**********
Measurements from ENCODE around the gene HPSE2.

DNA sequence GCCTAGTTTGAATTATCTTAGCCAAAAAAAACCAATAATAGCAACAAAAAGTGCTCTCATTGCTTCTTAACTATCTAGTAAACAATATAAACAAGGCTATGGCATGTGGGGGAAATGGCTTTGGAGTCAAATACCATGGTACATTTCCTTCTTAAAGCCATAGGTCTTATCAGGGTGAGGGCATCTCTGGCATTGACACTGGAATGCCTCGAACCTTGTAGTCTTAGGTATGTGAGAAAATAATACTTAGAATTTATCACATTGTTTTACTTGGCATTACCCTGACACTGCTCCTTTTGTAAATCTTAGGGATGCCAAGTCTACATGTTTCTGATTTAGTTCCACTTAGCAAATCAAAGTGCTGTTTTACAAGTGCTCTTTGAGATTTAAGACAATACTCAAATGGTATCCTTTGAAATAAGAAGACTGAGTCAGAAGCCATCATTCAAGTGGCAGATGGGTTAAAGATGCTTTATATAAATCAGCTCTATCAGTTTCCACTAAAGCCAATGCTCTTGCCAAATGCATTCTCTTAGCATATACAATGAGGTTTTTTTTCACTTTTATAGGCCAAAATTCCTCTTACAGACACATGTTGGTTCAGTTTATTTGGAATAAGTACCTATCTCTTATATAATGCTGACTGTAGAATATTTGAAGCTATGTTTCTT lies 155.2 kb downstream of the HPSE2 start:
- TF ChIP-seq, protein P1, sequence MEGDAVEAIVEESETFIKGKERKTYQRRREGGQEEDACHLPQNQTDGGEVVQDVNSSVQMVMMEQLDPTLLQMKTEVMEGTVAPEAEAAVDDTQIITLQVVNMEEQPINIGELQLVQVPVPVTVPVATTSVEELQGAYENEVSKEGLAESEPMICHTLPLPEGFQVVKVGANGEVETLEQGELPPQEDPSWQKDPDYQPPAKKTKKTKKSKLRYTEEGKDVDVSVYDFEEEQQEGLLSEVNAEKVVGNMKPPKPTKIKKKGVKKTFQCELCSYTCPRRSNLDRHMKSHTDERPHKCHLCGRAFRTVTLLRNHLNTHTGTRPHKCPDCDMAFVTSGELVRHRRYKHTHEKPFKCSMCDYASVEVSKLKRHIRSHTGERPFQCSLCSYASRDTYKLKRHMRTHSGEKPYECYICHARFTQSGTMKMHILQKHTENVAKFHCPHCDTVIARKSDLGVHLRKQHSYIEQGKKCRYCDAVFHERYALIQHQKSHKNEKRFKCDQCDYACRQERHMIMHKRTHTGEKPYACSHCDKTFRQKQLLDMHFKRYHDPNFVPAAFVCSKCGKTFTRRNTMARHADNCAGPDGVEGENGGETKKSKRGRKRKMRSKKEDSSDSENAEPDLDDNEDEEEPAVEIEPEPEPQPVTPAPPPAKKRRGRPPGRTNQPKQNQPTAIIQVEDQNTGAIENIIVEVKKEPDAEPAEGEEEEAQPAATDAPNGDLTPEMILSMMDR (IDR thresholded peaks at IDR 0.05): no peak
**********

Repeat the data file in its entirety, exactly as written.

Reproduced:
Measurements from ENCODE around the gene HPSE2.

DNA sequence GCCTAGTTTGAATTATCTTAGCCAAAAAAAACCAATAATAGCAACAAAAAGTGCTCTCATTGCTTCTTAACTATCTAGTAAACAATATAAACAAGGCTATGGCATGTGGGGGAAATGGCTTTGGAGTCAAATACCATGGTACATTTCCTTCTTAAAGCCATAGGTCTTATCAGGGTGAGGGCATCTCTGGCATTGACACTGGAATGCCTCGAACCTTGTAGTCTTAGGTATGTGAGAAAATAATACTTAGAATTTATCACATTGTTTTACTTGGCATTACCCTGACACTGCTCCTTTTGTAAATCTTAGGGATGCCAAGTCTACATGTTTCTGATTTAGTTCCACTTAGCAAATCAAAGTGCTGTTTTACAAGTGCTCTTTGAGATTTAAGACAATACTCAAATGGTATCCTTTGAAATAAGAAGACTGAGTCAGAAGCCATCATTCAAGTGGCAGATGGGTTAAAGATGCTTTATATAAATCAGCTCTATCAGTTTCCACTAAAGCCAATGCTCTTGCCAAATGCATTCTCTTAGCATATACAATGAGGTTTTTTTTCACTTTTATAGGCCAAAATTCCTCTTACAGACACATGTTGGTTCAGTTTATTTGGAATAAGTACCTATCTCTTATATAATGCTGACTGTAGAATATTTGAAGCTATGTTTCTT lies 155.2 kb downstream of the HPSE2 start:
- TF ChIP-seq, protein P1, sequence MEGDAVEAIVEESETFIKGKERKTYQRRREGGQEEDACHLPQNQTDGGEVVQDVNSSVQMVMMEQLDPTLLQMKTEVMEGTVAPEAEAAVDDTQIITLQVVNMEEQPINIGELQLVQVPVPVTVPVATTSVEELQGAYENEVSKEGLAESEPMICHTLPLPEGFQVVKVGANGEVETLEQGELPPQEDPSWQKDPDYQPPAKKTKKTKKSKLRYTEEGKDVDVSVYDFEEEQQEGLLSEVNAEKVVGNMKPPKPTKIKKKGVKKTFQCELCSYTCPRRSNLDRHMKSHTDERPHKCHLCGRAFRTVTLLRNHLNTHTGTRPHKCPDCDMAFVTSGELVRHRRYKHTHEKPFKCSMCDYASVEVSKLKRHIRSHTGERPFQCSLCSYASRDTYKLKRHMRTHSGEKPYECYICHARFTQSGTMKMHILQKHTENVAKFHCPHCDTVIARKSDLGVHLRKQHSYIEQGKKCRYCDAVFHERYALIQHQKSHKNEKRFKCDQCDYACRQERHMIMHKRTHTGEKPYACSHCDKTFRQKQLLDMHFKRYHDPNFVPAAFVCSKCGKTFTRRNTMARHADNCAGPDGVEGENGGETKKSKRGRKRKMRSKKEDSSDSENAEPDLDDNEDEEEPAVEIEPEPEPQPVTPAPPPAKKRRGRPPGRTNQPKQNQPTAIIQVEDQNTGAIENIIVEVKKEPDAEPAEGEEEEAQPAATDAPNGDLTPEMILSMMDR (IDR thresholded peaks at IDR 0.05): no peak